Statuspage is a status and incident communication tool from Atlassian for informing your end users when your pages are down due to outages or scheduled maintenance. By using New Relic synthetic scripts, you can leverage Statuspage to inform you when services are down, helping you find and fix issues faster. 

If you’re already using an observability tool like New Relic, you might be wondering why it would be worthwhile to monitor Statuspage, too. You may have set up monitoring and alerts for many of your services already, and if so, there’s a good chance that you’re using integrations to fill monitoring gaps in your observability solution.

Yet some external services are really challenging to monitor, and it can be helpful to have additional data points on total downtime, especially if there’s any chance that you’re not able to monitor downtime with 100% accuracy.  Also, Statuspage groups components together and lets you know whether a service as a whole is up or down, which can be particularly helpful if you need to quickly know whether a few downed components are affecting the overall uptime of your services.

In this blog post, you’ll learn how to use a New Relic synthetic scripted API test to get Statuspage uptime data. You can then create New Relic alerts when Statuspage says pages are down or performance is degraded, and you can also send that data to your New Relic logs.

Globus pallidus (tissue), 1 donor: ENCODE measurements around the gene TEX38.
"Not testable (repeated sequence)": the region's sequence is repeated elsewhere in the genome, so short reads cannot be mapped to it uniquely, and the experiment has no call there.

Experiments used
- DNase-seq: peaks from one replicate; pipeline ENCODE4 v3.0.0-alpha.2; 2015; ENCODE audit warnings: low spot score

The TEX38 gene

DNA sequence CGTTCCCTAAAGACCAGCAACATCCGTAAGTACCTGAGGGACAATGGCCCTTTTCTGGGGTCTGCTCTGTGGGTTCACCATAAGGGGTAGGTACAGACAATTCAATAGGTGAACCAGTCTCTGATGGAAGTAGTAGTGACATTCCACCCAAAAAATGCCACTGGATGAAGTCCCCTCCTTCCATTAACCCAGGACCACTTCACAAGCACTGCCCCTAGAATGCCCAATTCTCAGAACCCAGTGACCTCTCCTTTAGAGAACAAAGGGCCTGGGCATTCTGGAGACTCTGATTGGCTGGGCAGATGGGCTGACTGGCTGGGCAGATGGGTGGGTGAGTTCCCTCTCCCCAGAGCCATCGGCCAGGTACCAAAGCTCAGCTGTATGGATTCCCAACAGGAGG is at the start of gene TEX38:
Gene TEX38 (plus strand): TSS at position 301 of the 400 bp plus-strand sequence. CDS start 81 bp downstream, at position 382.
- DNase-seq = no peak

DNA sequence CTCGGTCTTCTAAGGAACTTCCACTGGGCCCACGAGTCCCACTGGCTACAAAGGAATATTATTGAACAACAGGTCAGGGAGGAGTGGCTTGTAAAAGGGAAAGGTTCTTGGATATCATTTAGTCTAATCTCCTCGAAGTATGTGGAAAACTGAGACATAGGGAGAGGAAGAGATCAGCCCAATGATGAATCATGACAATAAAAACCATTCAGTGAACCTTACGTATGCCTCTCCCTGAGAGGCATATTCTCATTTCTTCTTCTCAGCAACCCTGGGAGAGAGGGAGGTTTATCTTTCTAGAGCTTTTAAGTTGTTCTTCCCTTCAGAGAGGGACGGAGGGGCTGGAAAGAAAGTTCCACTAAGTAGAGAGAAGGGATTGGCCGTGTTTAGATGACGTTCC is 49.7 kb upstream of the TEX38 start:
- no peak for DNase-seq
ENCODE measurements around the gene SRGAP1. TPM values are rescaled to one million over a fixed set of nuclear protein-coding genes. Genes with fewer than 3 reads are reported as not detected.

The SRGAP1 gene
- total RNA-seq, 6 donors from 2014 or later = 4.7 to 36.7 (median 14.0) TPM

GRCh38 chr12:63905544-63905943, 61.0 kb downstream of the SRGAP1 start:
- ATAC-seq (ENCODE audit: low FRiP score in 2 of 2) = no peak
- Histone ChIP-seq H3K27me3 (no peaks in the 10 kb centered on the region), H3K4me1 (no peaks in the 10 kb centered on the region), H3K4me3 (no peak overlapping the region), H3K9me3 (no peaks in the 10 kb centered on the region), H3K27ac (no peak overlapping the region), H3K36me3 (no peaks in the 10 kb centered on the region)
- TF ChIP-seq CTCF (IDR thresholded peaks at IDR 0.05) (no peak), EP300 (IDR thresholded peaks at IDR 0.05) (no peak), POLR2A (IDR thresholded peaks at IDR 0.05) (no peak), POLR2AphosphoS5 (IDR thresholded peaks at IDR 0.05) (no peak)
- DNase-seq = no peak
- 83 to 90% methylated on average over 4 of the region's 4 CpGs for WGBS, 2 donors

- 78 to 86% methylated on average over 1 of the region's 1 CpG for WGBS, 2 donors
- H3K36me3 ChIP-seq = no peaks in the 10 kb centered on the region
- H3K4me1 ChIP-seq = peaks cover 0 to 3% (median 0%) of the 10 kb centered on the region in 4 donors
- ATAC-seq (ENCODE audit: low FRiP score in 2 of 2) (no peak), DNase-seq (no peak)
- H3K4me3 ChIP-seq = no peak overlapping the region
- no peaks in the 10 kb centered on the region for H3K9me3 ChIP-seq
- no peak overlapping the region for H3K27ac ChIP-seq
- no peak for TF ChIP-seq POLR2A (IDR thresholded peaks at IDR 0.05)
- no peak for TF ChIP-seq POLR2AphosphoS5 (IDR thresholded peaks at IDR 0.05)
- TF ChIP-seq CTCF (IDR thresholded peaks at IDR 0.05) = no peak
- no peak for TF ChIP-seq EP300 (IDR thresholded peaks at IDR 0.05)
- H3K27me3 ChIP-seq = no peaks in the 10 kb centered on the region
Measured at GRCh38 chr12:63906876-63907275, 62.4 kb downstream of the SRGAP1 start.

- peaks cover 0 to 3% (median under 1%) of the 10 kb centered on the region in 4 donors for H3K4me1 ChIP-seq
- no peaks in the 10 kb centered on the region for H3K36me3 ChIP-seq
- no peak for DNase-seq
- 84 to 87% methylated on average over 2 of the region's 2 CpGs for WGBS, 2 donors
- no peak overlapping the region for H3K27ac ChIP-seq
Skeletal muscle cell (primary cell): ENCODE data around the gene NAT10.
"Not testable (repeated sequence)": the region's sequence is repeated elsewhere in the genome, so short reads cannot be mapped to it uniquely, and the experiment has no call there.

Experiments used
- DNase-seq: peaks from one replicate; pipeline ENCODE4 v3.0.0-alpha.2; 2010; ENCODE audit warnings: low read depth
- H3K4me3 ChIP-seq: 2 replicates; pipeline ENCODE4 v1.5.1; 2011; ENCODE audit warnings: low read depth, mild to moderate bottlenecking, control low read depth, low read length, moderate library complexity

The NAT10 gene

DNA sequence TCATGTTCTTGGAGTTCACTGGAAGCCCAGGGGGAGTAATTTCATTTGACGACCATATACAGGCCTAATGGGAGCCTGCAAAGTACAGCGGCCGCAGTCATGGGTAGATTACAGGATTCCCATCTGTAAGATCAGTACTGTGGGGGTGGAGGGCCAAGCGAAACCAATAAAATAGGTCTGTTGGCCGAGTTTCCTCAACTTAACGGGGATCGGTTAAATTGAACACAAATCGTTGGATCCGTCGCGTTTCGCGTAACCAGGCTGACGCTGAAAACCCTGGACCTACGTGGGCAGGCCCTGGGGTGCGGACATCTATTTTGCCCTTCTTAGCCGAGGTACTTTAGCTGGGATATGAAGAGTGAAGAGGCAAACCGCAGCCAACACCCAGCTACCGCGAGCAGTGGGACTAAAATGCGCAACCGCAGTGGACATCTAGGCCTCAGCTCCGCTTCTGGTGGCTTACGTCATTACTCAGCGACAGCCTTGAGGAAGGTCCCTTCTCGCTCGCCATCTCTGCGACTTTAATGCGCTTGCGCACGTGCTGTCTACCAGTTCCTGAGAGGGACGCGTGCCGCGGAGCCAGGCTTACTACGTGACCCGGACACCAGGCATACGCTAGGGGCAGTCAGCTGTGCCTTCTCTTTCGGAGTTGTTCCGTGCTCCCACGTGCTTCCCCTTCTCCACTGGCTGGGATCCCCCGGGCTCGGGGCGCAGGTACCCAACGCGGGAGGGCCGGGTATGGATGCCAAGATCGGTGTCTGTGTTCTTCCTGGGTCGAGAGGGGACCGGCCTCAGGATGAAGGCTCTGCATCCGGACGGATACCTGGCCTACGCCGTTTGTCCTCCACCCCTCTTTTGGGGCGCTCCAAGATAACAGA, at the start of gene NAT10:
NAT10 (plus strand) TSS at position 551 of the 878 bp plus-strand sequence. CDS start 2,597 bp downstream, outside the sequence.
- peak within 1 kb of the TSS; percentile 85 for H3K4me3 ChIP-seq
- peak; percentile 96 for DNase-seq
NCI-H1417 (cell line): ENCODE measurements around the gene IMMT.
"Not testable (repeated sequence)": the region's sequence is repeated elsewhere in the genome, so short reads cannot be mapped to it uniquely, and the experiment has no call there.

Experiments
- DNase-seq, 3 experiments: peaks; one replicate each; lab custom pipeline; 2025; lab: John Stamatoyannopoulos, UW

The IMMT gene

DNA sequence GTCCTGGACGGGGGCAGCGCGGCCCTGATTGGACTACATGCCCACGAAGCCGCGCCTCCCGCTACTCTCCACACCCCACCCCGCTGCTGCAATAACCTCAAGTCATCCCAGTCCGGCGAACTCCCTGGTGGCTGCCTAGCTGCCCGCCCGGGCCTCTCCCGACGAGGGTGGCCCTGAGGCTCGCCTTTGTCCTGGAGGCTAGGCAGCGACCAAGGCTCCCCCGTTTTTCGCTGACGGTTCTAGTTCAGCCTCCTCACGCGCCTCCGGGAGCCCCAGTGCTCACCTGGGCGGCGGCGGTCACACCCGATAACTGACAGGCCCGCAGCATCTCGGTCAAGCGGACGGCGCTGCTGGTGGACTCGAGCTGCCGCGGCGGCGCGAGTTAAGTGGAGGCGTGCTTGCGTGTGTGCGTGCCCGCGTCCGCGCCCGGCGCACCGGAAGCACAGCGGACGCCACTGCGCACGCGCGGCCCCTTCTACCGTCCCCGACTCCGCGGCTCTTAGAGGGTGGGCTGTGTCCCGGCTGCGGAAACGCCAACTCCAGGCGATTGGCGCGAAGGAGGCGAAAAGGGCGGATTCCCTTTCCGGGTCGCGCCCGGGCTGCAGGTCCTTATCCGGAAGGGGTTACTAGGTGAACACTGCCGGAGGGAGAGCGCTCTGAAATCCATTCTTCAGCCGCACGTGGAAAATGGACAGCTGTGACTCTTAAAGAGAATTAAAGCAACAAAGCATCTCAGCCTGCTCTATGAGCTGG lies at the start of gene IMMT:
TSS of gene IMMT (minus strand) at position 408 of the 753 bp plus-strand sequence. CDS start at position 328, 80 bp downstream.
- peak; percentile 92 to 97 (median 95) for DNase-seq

This tutorial assumes that you have Statuspage set up already. If you don’t have a New Relic account, you can sign up for a free account to follow along.

Get Statuspage data into New Relic

1. First, you need to get Statuspage data into New Relic. To do so, log into Statuspage, select your Profile icon, and select API info to get your Organizational API keys and your Statuspage Page ID. The next image shows where you can find the API info.

2. Next, you need to create a synthetic scripted API test in New Relic. A simple synthetic test pings a page while a scripted API test periodically makes a request to an API—in this case, Statuspage.

Input the following code for your synthetic scripted API test. Note that you’ll need to include the secure credentials for your Statuspage API key and Page ID and that this code uses environment variables. The instructions for including environment variables in a synthetic script are included in the next section.

var got = require('got');

const pageId = $secure.STATUSPAGE_PAGEID;
const url = `${pageId}/components`; 

let resp = await got(url, {
  headers: {
    'Authorization': 'OAuth ' + $secure.STATUSPAGE_API_KEY

if (resp.statusCode == 200) {
  let data = JSON.parse(resp.body);
  //console.log(data);'', {
      headers: {
        'Api-Key': $secure.INGEST_KEY,
        'Content-Type': 'application/json'
      json: data
else {
  return 'failed';

This code makes a request to the Statuspage component endpoint to get the status of each component group and its components.  Since the data is already JSON-formatted, we send this back to New Relic Log API and the fields are automatically parsed to use as attributes in New Relic.

Create secure credentials for synthetic tests

1. To create secure credentials as shown in the previous code snippet, select Synthetic Monitoring from the left-hand menu, then Secure credentials, and then + Create secure credential.